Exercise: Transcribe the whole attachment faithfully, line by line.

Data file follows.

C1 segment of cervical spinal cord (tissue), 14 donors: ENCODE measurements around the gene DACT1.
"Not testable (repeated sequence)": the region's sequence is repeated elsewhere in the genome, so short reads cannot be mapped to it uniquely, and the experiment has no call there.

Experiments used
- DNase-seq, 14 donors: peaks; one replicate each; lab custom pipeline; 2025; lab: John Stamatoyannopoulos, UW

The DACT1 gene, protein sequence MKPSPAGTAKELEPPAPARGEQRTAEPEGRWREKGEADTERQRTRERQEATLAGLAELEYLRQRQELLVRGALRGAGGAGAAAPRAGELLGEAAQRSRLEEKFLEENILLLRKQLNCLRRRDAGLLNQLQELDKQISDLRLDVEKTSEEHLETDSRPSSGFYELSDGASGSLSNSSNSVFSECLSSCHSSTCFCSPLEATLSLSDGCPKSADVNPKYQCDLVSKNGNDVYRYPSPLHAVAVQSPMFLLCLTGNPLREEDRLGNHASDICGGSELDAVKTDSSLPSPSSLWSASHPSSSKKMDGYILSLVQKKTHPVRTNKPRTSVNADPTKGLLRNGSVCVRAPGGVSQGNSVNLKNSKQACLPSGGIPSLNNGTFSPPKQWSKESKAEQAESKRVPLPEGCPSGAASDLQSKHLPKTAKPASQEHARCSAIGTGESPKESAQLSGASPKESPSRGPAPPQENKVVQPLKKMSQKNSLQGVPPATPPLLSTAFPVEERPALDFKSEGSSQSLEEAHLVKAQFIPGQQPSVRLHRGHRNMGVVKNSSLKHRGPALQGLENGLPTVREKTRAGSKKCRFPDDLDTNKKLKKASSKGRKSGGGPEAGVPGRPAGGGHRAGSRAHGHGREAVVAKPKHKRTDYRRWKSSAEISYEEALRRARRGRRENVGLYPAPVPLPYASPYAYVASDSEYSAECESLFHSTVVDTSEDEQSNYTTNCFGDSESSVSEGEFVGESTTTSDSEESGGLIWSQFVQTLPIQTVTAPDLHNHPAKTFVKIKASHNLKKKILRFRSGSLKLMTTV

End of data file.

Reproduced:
C1 segment of cervical spinal cord (tissue), 14 donors: ENCODE measurements around the gene DACT1.
"Not testable (repeated sequence)": the region's sequence is repeated elsewhere in the genome, so short reads cannot be mapped to it uniquely, and the experiment has no call there.

Experiments used
- DNase-seq, 14 donors: peaks; one replicate each; lab custom pipeline; 2025; lab: John Stamatoyannopoulos, UW

The DACT1 gene, protein sequence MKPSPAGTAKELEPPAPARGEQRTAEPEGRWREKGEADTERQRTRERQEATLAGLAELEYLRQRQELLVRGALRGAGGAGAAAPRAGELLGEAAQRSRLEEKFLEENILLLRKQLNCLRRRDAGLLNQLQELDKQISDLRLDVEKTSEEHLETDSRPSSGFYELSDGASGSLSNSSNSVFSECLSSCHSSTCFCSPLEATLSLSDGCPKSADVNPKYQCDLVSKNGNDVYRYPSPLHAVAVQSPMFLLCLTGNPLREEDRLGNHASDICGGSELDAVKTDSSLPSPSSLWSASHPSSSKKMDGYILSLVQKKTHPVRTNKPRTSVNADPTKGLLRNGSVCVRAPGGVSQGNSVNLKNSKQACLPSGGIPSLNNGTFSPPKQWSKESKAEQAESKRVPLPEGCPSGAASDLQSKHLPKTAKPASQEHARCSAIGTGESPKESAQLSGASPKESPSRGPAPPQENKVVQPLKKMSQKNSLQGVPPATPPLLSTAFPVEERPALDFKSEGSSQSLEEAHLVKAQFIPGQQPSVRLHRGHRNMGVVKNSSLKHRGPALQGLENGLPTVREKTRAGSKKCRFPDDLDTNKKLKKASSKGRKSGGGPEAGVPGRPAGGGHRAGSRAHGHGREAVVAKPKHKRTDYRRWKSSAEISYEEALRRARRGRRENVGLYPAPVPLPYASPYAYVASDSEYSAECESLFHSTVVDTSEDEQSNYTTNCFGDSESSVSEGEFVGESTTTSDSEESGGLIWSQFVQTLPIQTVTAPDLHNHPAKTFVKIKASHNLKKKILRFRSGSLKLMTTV